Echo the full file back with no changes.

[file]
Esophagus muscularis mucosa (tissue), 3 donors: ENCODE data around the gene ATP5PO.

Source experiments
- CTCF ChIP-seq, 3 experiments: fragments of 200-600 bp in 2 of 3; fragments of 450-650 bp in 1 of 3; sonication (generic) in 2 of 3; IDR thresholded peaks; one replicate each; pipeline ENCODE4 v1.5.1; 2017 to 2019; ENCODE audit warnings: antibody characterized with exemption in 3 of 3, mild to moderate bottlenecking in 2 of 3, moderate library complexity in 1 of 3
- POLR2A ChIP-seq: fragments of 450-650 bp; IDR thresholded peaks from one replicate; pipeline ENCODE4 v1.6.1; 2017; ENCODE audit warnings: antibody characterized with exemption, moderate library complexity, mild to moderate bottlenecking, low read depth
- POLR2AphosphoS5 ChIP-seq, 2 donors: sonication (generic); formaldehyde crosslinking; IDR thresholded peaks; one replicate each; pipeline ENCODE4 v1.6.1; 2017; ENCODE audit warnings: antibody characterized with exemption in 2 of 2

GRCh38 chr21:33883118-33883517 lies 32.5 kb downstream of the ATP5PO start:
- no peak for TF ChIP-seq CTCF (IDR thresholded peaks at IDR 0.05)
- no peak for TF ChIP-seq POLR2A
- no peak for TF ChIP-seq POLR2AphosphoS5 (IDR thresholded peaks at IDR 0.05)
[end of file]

Esophagus muscularis mucosa (tissue), 3 donors: ENCODE data around the gene ATP5PO.

Source experiments
- CTCF ChIP-seq, 3 experiments: fragments of 200-600 bp in 2 of 3; fragments of 450-650 bp in 1 of 3; sonication (generic) in 2 of 3; IDR thresholded peaks; one replicate each; pipeline ENCODE4 v1.5.1; 2017 to 2019; ENCODE audit warnings: antibody characterized with exemption in 3 of 3, mild to moderate bottlenecking in 2 of 3, moderate library complexity in 1 of 3
- POLR2A ChIP-seq: fragments of 450-650 bp; IDR thresholded peaks from one replicate; pipeline ENCODE4 v1.6.1; 2017; ENCODE audit warnings: antibody characterized with exemption, moderate library complexity, mild to moderate bottlenecking, low read depth
- POLR2AphosphoS5 ChIP-seq, 2 donors: sonication (generic); formaldehyde crosslinking; IDR thresholded peaks; one replicate each; pipeline ENCODE4 v1.6.1; 2017; ENCODE audit warnings: antibody characterized with exemption in 2 of 2

GRCh38 chr21:33883118-33883517 lies 32.5 kb downstream of the ATP5PO start:
- no peak for TF ChIP-seq CTCF (IDR thresholded peaks at IDR 0.05)
- no peak for TF ChIP-seq POLR2A
- no peak for TF ChIP-seq POLR2AphosphoS5 (IDR thresholded peaks at IDR 0.05)